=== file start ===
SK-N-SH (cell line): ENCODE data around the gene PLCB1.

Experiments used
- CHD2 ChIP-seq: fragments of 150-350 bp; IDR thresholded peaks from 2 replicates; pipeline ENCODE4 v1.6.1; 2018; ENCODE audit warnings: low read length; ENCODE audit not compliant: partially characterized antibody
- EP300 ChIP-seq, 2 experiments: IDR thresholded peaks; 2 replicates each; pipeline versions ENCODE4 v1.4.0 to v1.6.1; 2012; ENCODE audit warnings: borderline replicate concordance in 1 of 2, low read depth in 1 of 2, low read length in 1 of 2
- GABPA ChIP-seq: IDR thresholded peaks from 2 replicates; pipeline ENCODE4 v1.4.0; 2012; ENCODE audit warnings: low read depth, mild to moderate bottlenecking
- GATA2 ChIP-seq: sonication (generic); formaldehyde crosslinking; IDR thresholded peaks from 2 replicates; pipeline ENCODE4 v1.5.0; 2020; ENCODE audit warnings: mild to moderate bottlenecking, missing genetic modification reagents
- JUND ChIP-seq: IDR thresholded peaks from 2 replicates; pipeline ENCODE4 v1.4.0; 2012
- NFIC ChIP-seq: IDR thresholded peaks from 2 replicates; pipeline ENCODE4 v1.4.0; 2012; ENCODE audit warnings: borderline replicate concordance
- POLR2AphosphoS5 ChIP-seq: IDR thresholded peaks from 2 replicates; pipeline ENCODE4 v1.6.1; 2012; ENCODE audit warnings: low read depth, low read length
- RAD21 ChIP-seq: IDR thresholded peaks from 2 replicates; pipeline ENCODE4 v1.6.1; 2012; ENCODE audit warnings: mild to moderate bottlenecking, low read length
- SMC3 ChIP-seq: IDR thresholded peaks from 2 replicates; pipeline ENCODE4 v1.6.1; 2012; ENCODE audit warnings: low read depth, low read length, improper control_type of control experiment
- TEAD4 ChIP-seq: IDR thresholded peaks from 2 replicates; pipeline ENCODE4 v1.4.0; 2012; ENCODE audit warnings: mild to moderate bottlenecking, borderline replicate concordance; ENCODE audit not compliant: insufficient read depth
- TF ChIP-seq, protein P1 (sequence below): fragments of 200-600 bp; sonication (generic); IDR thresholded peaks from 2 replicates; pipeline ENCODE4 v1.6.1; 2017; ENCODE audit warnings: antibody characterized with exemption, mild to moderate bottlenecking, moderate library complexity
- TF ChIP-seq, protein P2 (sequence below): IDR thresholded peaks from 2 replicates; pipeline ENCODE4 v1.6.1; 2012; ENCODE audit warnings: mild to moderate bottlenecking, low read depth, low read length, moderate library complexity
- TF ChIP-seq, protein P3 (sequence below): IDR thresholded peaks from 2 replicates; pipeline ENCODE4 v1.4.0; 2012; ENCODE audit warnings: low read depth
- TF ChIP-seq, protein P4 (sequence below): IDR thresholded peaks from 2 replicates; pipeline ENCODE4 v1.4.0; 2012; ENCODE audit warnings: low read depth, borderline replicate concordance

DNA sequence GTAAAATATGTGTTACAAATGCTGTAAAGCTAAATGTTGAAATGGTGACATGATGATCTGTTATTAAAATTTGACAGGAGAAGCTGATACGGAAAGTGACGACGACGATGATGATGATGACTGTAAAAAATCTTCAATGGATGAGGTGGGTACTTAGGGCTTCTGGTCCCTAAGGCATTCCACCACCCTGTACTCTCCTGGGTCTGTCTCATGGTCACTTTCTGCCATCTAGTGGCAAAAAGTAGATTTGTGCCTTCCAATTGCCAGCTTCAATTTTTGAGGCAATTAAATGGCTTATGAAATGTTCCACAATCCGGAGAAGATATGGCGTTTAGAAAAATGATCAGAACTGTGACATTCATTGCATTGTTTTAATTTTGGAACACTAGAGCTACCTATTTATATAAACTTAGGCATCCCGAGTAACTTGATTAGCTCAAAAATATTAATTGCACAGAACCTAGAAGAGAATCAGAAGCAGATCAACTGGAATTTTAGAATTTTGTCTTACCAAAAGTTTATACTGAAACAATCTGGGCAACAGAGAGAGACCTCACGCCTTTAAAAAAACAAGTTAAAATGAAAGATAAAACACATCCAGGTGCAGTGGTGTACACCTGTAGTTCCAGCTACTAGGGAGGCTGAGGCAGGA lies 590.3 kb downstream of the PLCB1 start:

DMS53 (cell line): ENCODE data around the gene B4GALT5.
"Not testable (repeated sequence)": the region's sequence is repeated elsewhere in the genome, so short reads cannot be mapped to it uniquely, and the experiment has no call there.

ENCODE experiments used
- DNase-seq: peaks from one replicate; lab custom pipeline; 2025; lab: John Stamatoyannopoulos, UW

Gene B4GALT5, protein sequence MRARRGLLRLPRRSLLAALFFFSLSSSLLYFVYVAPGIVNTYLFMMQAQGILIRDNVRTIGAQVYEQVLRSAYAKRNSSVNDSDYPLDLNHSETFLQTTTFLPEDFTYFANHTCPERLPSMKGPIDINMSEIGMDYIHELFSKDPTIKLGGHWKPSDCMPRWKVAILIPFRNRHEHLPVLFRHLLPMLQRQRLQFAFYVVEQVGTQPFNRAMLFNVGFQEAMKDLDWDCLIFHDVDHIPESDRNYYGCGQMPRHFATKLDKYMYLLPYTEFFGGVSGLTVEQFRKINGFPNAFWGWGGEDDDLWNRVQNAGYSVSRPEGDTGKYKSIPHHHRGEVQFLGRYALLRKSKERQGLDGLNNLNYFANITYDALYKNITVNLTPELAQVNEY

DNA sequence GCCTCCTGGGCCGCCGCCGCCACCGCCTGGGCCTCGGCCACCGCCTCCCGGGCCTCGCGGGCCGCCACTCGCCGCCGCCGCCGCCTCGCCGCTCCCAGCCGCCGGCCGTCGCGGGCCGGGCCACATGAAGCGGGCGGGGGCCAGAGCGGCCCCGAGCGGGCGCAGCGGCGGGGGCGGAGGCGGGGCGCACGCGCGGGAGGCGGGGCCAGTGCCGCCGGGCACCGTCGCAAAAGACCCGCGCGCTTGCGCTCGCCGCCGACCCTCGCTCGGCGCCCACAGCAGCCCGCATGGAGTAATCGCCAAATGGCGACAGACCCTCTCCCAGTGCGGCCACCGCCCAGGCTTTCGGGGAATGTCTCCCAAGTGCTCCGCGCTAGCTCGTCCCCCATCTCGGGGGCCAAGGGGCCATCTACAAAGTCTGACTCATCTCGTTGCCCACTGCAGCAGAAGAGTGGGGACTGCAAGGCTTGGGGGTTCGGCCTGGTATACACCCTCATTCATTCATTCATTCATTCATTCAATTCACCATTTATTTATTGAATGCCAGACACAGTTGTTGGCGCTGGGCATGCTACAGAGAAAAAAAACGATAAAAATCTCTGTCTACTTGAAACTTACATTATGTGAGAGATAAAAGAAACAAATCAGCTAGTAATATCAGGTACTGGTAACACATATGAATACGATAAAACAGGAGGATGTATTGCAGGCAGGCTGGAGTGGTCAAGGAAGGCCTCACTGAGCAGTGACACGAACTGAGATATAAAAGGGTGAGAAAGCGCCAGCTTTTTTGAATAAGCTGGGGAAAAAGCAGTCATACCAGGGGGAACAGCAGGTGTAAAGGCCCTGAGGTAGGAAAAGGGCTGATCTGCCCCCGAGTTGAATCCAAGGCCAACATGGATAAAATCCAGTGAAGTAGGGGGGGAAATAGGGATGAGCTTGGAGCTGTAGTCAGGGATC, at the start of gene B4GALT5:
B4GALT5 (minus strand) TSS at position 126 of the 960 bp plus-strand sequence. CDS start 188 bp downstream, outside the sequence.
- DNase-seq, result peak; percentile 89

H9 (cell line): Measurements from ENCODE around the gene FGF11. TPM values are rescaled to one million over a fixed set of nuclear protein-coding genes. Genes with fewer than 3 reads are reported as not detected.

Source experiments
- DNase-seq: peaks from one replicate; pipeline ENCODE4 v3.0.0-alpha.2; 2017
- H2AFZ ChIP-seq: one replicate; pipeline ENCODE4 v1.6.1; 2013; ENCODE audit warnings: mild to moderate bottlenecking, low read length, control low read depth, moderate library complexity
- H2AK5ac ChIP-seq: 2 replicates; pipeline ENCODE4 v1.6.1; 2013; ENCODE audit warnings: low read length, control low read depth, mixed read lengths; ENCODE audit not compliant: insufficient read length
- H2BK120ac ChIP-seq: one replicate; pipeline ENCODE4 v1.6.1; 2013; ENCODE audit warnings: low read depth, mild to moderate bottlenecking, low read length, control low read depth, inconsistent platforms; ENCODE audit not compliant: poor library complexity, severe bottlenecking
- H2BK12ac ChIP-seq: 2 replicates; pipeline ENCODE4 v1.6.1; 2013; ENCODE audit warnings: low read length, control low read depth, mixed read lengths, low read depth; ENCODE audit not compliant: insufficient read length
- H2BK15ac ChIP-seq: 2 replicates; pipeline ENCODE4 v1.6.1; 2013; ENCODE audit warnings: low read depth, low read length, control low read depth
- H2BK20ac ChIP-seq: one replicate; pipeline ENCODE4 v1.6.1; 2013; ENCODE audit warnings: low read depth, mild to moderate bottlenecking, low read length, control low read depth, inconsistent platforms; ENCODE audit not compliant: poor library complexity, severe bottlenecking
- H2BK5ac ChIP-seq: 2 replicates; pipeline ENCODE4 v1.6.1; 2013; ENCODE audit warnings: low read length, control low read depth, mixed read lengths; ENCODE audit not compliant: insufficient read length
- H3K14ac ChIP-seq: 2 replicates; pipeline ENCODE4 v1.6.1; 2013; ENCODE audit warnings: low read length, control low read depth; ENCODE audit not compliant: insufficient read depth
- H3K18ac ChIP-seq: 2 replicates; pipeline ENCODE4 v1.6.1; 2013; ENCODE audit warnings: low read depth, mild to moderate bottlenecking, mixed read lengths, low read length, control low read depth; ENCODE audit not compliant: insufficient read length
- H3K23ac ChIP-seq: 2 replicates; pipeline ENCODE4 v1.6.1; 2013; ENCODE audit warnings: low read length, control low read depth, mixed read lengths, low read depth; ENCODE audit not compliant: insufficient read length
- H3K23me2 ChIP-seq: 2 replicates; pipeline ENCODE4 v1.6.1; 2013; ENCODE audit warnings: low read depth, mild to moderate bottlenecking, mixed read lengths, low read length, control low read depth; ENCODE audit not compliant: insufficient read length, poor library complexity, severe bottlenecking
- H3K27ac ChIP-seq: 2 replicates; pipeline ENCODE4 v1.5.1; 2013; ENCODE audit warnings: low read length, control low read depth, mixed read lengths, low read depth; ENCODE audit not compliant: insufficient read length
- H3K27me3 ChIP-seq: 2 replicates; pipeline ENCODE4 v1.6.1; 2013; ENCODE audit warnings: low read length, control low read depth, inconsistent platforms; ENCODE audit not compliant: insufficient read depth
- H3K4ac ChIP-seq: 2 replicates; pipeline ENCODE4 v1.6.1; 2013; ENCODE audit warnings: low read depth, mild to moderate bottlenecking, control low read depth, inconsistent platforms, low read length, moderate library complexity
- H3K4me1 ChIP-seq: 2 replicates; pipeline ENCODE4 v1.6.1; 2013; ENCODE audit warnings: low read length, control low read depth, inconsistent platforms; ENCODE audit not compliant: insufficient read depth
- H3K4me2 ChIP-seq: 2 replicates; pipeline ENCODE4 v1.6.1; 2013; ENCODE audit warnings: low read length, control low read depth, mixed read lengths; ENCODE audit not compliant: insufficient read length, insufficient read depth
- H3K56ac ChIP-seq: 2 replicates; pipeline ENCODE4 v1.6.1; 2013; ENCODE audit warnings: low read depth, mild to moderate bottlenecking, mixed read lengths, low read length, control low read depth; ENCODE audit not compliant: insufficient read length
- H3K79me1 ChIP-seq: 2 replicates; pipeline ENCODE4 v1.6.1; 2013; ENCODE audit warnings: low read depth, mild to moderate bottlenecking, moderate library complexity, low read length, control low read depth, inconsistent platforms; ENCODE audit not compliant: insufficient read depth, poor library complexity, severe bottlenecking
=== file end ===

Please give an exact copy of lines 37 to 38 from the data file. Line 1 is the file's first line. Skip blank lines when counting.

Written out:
- H3K18ac ChIP-seq: 2 replicates; pipeline ENCODE4 v1.6.1; 2013; ENCODE audit warnings: low read depth, mild to moderate bottlenecking, mixed read lengths, low read length, control low read depth; ENCODE audit not compliant: insufficient read length
- H3K23ac ChIP-seq: 2 replicates; pipeline ENCODE4 v1.6.1; 2013; ENCODE audit warnings: low read length, control low read depth, mixed read lengths, low read depth; ENCODE audit not compliant: insufficient read length